“The BDJ [British Dental Journal] has become what is termed a Transformative Journal (TJ)….

A TJ commits, among other things, to continuously increase the OA share each year and to ‘flip’ to full OA for primary research once a 75% threshold has been met, and to maximise take-up of the OA option by proactively promoting the benefits of OA to authors of primary research articles….

How soon the 75% OA content is reached is difficult to estimate. It is probably some years away, but the important aspect is the commitment to aim for this transformation while also continuing to develop the value of the journal both in print and online for all users.”

The Journal of Diabetes is adopting Open Access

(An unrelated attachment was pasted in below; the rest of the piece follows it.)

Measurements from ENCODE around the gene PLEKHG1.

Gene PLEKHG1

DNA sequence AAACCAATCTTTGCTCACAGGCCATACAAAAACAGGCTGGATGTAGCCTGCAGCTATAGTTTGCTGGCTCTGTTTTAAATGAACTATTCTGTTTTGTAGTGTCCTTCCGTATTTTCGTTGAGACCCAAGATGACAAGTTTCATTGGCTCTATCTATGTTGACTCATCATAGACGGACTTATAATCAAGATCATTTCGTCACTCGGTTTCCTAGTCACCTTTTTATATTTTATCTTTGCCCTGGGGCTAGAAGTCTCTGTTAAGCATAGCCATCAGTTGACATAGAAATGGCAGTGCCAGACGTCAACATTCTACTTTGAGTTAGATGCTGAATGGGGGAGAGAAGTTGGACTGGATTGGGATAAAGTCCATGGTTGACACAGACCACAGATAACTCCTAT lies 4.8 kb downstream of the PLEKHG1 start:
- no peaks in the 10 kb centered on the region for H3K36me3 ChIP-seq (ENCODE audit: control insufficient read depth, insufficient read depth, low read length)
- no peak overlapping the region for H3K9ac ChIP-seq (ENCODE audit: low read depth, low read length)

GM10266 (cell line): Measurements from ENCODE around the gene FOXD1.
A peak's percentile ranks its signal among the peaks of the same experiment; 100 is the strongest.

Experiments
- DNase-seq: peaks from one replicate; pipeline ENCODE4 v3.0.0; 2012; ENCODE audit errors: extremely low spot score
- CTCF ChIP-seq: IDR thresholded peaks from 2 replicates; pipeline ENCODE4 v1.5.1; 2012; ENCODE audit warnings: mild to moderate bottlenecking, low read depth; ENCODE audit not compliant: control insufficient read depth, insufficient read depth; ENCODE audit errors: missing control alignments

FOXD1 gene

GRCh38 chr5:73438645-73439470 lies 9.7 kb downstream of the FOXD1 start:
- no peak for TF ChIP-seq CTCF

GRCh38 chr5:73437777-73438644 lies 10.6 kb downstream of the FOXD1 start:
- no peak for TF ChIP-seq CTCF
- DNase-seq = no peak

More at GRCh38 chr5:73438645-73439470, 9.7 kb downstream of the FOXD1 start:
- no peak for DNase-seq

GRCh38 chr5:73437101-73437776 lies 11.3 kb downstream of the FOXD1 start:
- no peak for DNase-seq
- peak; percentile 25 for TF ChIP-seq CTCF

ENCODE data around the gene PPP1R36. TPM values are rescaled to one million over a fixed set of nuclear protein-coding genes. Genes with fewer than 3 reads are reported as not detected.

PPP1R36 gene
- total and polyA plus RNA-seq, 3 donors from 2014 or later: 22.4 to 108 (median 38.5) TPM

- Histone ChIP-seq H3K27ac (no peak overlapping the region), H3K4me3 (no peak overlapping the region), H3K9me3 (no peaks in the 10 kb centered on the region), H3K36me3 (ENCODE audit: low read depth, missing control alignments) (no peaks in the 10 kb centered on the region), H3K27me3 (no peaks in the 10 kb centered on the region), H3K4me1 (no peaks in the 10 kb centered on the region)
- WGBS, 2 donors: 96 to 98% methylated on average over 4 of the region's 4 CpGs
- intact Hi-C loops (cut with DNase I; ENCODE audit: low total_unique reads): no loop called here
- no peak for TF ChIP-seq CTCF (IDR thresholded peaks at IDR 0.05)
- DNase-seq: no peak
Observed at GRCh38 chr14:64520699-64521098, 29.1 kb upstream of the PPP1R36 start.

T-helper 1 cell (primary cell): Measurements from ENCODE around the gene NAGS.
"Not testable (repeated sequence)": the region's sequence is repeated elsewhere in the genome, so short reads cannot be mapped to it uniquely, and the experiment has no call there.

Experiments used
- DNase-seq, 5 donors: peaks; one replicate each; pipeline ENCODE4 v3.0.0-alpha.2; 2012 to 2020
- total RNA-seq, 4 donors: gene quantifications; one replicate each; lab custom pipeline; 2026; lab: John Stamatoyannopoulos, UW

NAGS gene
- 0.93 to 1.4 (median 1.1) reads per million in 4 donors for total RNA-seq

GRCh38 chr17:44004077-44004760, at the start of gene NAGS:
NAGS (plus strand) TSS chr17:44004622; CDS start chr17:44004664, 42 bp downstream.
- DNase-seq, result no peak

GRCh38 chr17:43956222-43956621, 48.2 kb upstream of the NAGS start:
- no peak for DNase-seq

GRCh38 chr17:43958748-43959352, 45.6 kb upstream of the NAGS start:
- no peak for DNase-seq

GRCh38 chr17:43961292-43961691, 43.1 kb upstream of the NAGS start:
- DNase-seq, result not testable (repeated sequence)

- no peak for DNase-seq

“”The Editors and Associate Editors of the Journal have looked with great interest at the growth of the Open Access model of medical publishing. Fundamentally, we consider highly desirable the goal of making the research and commentary of the Journal fully available to all those involved in the understanding and treatment of diabetes. In a sense, Open Access began in the Medical Sciences in mid- 1997, when Medline (the Medical Literature Analysis and Retrieval System Online) was made available via PubMed, a bibliographic database of life sciences and biomedical information ( 1 ) used by most of those in the field. For those of us whose professional childhood began with trips to the Medical Library to pore over monthly and yearly printed (and weighty) tomes of Index Medicus, PubMed was nothing short of revolutionary, and we recall the excitement with which we greeted its initial appearance. With Open Access, particularly as more journal move to this model, authors can count on reaching an audience far larger than that of a subscription-based journal, essentially all of those with internet access, allowing greater visibility and impact of their work. With a click on the Table of Contents, and soon with a click on PubMed Central (https://www.ncbi.nlm.nih.gov/pmc/ ), readers will have access to the full details of all articles we publish, rather than just having access to abstracts and one table or figure. This should translate into greater support of a more sustainable model for the work of education carried out by Libraries and Universities ( 2 ). As with many other journals in the field ( 3 ), we are now committed to a move to Open Access to begin in the first issue of 2022. The dilemma, and one about which we have had a great deal of internal debate, is that the cost of carrying out the activities of the Journal, with peer-review processes and maintenance of high publishing standards, will no longer be funded by subscriptions. We have wrestled with the unavoidable manuscript charges which will be required under Open Access. Arguments have been made on both sides as to whether this is or is not a desirable development ( 4 ).We fully expect that charges will be usually be borne by employers or funders, and in certain cases partially or fully waived (and we encourage authors to apply for this when their financial capacity is limited). But, the benefits will include greater visibility as more readers will be able to access published articles, and we will continue to endeavor to process manuscripts rapidly to help with their more widespread dissemination….”